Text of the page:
Angela Motsusi, who is a nurse, said HIV patients who take their ARVs daily, attend all clinic appointments and do blood checks as scheduled are safe of have sex with a negative partner.
Angela Motsusi living with HIV has taken to social media to reveal how she has been keeping her husband safe from the virus.
The health worker wrote on her Facebook page:
“Living testimonies of #UequalsU, it’s simple really, if you are HIV-positive, take your ARVs daily and attend all your clinic appointments and do blood checks as scheduled, by taking your treatment everyday you will be virally suppressed and with a sustained, suppressed viral load you CANNOT sexually transmit HIV to your partner, I am positive and he is negative.”
Facebook users took to the comment section of the post to share their thoughts.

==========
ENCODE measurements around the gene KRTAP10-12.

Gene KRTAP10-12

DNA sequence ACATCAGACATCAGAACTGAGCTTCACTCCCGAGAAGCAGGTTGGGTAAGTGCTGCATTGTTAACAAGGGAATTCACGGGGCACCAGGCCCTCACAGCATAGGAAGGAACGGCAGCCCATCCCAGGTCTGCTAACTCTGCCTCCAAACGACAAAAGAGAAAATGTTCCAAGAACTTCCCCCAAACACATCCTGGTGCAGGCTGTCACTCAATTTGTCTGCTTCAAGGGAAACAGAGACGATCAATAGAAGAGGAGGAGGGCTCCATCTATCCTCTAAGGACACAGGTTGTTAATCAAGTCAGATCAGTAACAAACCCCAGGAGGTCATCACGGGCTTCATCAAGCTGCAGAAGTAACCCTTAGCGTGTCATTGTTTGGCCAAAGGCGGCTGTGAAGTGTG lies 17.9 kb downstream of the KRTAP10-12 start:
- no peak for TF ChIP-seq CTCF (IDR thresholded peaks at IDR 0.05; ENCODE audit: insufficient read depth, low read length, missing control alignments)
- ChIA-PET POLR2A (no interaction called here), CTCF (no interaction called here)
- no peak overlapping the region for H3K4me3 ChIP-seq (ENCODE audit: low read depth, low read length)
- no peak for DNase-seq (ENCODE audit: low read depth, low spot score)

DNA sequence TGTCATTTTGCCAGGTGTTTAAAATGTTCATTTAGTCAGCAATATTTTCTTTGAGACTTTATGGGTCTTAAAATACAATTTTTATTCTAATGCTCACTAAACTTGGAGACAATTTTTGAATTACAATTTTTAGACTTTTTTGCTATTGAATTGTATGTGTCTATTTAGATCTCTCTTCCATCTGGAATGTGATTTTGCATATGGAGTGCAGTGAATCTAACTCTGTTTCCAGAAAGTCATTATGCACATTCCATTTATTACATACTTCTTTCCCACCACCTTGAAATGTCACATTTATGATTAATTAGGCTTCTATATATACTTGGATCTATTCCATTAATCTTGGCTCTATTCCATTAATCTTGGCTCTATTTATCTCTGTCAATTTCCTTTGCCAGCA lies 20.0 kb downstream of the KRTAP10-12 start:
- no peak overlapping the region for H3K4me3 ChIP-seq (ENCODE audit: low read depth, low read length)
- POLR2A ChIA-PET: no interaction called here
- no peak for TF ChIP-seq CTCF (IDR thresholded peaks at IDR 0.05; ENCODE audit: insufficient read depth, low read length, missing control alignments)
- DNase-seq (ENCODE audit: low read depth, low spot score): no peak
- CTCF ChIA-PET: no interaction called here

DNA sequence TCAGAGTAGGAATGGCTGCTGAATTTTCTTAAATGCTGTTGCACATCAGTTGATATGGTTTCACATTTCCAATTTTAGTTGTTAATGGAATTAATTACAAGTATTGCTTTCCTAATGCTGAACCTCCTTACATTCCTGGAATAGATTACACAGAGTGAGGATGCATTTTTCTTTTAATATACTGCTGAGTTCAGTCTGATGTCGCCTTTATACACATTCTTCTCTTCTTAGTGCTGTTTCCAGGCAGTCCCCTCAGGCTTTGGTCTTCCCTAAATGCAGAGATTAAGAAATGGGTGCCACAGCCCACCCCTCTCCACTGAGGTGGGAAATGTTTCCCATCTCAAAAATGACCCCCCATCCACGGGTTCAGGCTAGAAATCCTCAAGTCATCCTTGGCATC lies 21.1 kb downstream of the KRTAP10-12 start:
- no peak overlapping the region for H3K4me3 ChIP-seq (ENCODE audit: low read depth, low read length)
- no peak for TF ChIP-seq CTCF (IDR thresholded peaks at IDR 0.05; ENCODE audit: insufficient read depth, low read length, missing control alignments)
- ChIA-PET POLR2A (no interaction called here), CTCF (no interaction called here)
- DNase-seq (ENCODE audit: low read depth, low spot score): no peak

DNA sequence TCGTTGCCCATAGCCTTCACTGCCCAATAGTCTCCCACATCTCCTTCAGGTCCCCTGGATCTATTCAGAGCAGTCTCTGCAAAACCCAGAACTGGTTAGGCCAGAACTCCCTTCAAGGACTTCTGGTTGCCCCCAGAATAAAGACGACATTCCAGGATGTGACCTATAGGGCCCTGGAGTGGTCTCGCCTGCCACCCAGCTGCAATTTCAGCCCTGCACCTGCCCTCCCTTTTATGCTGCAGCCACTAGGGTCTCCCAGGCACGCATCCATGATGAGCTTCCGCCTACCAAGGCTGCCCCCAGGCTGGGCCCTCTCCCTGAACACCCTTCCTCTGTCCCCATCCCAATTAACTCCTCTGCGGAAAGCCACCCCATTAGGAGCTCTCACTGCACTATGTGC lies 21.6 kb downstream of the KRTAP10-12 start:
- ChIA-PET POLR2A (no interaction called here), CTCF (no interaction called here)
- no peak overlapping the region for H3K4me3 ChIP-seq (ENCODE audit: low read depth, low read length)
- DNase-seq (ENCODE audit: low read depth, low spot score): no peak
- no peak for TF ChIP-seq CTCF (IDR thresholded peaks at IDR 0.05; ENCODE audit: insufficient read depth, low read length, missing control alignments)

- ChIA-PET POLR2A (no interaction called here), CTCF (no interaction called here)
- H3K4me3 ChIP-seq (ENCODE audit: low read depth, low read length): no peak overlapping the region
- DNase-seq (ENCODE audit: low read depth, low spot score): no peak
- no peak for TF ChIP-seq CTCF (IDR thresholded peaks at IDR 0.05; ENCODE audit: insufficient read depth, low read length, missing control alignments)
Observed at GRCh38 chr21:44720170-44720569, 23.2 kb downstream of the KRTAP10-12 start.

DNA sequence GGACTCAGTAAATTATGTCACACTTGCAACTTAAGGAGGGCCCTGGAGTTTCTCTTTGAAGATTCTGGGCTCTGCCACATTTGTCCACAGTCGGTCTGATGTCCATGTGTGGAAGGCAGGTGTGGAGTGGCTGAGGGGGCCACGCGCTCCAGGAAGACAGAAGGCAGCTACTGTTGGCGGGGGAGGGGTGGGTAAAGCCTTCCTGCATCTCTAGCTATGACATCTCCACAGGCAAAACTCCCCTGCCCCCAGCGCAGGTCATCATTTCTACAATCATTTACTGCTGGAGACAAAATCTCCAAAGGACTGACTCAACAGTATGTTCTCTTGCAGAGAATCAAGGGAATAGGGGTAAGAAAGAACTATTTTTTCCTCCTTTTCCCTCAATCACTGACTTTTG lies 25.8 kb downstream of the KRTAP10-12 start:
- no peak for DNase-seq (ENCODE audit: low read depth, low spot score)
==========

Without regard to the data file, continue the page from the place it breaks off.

Sphiwe Stunnar Ntuli KaGodide wrote: “This works when there is honesty and not hide your status if you test negative meanwhile you have HIV. There are some people who would hide it and just show you the negative results.”
Dominic Thebe Rankoe commented: “If you are HIV-positive and you take your treatment as prescribed and your viral load is undetectable, it means that there is no virus in your blood of bodily fluids, so, you cannot transmit the virus to anyone else. “That is the ultimate aim of taking ARVs. The stories of people on treatment, infecting others with HIV or people dying while on treatment, is simply because they were not taking their treatment properly.”
Mbali Hlatshwayo wrote: “I understand your intentions with this post but I just feel like it is extremely irresponsible coming from a healthcare worker. Your post mentions nothing about using protection so I am assuming you’re telling people to not use it since the virus is undetected? “The virus being undetected doesn’t mean it’s gone. It just means your immune system is high but the virus will eventually resurface. Your man could also be a carrier and that is why tests show negative. We don’t know. Please encourage people to take their ARV’s AND use protection.”
Obakeng Difeto commented: “I didn’t know, thank you for teaching us, but it’s too risky hey.”